Chairman of the Michigan Democratic Party Brandon Dillon said in a statement Tuesday that the allegations against Conyers are “incredibly serious and disheartening to learn,” but also said that media reports of the case also “point to other troubling allegations of misconduct, including the potential misuse of congressional resources.”

“That is why we are calling for a full investigation by the House Ethics Committee into all of the allegations against Mr. Conyers, and we urge the Speaker to order a full-scale inquiry into the abuse of authority that has pervaded the halls of power in Washington, along with state capitols across the country, for far too long,” Dillon said.

The revelations about Conyers’ alleged conduct are just the latest in a series of allegations shaking the halls of Capitol Hill in recent days.

AL FRANKEN HIT WITH GROPING ALLEGATION FROM SECOND WOMAN

Last week, a TV and Radio broadcast host based in California, LeeAnn Tweeden, accused Sen. Al Franken, D-Minn., of groping and kissing her without her consent. On Monday, a second woman, Lindsay Menz, accused Franken of groping her in 2010 while they took a photo together.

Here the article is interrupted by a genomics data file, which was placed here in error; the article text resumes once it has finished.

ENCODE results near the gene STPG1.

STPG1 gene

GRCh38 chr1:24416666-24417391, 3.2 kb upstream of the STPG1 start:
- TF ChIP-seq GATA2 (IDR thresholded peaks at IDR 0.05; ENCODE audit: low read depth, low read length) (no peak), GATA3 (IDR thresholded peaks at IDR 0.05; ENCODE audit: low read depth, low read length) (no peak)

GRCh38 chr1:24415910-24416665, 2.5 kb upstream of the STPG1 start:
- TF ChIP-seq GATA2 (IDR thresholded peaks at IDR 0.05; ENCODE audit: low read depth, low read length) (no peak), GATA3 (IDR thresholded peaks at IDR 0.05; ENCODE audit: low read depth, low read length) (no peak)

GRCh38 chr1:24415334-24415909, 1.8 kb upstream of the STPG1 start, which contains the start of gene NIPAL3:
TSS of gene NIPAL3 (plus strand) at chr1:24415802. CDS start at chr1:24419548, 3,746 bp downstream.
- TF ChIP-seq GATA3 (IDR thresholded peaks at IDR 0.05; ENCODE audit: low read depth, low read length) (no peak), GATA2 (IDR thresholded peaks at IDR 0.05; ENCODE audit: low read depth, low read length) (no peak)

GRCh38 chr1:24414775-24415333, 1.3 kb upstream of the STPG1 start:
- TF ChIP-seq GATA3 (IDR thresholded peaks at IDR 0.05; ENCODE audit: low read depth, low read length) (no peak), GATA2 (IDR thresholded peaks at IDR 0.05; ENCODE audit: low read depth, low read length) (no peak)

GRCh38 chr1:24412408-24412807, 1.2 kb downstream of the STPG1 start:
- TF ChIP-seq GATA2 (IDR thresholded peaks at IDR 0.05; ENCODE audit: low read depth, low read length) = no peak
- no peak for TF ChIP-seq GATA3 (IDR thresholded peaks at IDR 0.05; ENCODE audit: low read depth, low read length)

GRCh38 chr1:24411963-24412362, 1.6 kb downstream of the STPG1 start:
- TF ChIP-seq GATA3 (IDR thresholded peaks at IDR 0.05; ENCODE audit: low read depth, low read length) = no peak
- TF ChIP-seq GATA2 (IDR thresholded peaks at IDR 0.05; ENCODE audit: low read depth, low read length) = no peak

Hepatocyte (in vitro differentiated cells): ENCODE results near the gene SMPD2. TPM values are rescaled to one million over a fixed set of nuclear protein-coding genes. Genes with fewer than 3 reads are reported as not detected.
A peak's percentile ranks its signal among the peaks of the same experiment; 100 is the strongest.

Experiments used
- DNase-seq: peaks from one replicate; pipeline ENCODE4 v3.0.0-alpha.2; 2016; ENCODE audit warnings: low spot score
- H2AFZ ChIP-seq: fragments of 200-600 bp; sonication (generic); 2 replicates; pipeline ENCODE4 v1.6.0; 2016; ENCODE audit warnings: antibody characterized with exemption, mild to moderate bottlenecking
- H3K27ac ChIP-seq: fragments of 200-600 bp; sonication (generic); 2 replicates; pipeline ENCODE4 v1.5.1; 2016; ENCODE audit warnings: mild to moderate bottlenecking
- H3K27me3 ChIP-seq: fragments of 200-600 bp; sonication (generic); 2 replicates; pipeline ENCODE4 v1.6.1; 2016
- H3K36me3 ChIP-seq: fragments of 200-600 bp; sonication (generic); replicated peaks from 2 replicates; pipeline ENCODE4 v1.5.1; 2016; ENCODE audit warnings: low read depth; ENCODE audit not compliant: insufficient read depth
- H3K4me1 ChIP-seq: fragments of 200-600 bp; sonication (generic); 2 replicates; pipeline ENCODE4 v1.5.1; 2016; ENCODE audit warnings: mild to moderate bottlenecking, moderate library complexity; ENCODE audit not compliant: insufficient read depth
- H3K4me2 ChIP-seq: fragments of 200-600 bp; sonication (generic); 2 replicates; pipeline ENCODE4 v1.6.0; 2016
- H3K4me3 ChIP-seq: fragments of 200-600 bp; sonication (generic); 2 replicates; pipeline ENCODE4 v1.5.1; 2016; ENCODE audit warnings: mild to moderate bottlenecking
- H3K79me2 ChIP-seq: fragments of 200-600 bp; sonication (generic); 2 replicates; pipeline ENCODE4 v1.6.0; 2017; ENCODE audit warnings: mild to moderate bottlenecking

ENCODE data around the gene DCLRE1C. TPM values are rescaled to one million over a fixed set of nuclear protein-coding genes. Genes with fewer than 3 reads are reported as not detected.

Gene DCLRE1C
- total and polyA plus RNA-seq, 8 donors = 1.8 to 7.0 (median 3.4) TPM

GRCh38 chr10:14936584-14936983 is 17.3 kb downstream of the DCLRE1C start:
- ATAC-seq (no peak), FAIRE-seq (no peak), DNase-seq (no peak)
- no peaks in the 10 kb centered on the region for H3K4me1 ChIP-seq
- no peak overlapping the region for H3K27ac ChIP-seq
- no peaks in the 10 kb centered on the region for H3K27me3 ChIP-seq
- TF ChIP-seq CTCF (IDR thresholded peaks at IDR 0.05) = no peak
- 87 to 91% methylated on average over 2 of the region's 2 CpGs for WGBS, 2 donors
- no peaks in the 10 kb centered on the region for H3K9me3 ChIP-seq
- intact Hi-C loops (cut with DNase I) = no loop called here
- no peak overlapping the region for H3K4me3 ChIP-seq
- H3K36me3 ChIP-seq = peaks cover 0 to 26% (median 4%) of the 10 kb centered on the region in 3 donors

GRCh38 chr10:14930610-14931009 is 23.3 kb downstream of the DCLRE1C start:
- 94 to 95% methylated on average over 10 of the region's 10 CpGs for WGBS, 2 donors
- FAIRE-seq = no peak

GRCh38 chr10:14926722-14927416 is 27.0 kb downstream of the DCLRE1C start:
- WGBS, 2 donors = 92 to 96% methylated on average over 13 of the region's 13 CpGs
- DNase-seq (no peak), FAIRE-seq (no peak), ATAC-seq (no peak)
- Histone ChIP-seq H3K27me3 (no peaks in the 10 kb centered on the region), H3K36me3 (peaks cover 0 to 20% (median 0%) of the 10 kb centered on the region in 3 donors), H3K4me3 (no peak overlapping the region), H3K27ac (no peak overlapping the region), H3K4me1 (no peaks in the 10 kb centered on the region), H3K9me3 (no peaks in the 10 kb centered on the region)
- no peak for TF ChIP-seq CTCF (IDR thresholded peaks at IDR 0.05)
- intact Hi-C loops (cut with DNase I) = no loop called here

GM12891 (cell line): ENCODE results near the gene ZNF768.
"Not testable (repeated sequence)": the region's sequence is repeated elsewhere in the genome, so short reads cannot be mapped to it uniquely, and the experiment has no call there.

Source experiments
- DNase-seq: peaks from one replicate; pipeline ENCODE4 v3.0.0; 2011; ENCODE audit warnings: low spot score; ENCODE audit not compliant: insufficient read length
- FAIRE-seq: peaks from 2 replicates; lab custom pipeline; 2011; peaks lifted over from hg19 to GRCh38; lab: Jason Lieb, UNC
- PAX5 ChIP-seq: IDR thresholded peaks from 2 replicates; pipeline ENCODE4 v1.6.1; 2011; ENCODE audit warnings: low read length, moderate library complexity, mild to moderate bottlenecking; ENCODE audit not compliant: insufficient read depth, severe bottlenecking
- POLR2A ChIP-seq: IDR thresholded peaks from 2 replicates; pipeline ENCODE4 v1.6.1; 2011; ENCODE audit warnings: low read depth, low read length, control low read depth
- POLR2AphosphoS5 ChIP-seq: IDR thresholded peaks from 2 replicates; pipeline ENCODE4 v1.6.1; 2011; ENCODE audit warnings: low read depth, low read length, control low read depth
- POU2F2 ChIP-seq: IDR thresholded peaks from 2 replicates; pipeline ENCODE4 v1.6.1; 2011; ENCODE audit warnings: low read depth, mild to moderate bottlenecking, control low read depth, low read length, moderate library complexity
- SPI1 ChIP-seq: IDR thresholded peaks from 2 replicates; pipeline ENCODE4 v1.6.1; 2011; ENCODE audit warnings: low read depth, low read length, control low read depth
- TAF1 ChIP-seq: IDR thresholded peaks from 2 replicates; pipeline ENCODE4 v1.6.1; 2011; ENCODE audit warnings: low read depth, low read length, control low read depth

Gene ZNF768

And Senate Republican candidate Roy Moore in Alabama is battling multiple allegations. The woman whose account started the controversy spoke Monday to NBC’s “Today” show, and said she was “absolutely not” paid to go public.

Leigh Corfman claims Moore had sexual contact with her when she was 14 and he was in his 30’s. Moore has denied the allegations against him.

Fox News’ Mike Emanuel contributed to this report. 

Brooke Singman is a Politics Reporter for Fox News. Follow her on Twitter at @brookefoxnews.

Courtesy: Fox News

Newt Gingrich: Hillary Clinton’s been getting away with unethical, illegal behavior for 40 years